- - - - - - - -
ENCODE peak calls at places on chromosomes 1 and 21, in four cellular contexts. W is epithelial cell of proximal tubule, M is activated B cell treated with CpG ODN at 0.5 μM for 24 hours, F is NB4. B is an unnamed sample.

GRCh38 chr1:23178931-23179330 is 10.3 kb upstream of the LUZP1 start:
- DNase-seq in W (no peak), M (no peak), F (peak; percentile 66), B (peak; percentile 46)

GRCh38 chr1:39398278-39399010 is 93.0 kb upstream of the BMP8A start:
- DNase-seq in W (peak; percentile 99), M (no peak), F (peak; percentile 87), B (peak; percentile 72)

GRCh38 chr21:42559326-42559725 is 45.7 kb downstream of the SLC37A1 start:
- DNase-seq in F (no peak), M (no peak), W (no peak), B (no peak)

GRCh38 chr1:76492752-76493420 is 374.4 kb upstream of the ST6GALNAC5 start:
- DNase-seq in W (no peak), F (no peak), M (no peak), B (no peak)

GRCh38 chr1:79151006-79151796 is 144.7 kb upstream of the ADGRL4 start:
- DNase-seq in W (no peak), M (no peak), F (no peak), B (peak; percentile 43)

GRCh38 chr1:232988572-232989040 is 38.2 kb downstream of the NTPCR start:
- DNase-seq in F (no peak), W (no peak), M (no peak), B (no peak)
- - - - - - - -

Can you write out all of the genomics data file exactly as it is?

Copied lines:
ENCODE peak calls at places on chromosomes 1 and 21, in four cellular contexts. W is epithelial cell of proximal tubule, M is activated B cell treated with CpG ODN at 0.5 μM for 24 hours, F is NB4. B is an unnamed sample.

GRCh38 chr1:23178931-23179330 is 10.3 kb upstream of the LUZP1 start:
- DNase-seq in W (no peak), M (no peak), F (peak; percentile 66), B (peak; percentile 46)

GRCh38 chr1:39398278-39399010 is 93.0 kb upstream of the BMP8A start:
- DNase-seq in W (peak; percentile 99), M (no peak), F (peak; percentile 87), B (peak; percentile 72)

GRCh38 chr21:42559326-42559725 is 45.7 kb downstream of the SLC37A1 start:
- DNase-seq in F (no peak), M (no peak), W (no peak), B (no peak)

GRCh38 chr1:76492752-76493420 is 374.4 kb upstream of the ST6GALNAC5 start:
- DNase-seq in W (no peak), F (no peak), M (no peak), B (no peak)

GRCh38 chr1:79151006-79151796 is 144.7 kb upstream of the ADGRL4 start:
- DNase-seq in W (no peak), M (no peak), F (no peak), B (peak; percentile 43)

GRCh38 chr1:232988572-232989040 is 38.2 kb downstream of the NTPCR start:
- DNase-seq in F (no peak), W (no peak), M (no peak), B (no peak)